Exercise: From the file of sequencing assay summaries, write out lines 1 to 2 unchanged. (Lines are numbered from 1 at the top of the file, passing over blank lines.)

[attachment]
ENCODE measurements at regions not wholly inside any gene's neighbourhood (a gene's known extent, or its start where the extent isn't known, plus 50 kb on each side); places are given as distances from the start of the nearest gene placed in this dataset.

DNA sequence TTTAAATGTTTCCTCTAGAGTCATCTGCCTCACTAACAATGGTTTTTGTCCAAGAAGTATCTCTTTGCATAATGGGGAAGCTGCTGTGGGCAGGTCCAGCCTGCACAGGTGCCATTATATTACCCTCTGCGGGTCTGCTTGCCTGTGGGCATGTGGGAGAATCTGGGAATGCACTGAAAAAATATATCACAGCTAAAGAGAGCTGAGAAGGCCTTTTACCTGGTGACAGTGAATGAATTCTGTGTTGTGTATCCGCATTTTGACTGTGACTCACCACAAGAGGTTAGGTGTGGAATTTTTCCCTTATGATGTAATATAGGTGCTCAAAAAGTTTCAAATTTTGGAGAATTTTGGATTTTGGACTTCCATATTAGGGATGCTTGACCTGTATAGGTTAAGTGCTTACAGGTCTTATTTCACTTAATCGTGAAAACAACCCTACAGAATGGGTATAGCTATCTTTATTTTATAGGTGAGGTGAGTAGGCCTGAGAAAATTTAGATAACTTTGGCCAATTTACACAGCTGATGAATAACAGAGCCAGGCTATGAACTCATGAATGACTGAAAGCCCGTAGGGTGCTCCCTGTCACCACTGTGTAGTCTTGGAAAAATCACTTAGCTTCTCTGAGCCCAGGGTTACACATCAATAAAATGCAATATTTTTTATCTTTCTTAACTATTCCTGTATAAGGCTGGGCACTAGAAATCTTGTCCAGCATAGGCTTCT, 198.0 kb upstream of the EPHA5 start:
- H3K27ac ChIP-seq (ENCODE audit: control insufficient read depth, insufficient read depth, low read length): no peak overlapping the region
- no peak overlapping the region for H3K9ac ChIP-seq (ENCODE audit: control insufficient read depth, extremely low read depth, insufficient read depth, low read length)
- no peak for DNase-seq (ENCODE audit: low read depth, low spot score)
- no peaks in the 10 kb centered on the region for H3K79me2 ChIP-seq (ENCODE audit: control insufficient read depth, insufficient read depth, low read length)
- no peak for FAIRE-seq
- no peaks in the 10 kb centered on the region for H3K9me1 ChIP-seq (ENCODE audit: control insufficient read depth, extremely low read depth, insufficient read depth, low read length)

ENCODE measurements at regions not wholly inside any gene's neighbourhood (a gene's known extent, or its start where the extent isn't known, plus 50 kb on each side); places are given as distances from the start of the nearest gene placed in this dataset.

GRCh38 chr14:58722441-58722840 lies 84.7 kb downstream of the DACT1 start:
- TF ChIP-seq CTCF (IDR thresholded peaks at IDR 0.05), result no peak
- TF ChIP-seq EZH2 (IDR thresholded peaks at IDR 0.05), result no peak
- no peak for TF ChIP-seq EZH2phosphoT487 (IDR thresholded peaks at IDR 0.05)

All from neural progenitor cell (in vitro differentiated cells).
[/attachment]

ENCODE measurements at regions not wholly inside any gene's neighbourhood (a gene's known extent, or its start where the extent isn't known, plus 50 kb on each side); places are given as distances from the start of the nearest gene placed in this dataset.

DNA sequence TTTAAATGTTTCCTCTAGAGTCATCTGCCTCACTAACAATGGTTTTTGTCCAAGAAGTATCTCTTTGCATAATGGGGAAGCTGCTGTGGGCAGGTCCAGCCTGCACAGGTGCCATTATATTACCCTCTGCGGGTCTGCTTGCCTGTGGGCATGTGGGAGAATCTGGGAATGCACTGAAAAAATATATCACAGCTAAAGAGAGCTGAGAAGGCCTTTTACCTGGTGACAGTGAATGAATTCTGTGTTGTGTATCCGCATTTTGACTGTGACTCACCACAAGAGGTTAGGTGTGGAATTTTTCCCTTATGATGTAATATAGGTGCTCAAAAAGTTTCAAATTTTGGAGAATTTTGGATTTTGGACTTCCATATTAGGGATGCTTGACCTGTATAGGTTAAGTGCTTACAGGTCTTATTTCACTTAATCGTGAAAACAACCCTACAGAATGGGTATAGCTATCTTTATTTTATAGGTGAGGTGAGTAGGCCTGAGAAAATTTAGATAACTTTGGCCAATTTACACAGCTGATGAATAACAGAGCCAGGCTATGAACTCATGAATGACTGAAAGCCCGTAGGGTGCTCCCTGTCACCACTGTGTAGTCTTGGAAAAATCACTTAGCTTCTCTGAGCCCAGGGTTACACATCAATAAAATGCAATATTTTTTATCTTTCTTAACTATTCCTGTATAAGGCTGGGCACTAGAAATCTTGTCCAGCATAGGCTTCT, 198.0 kb upstream of the EPHA5 start: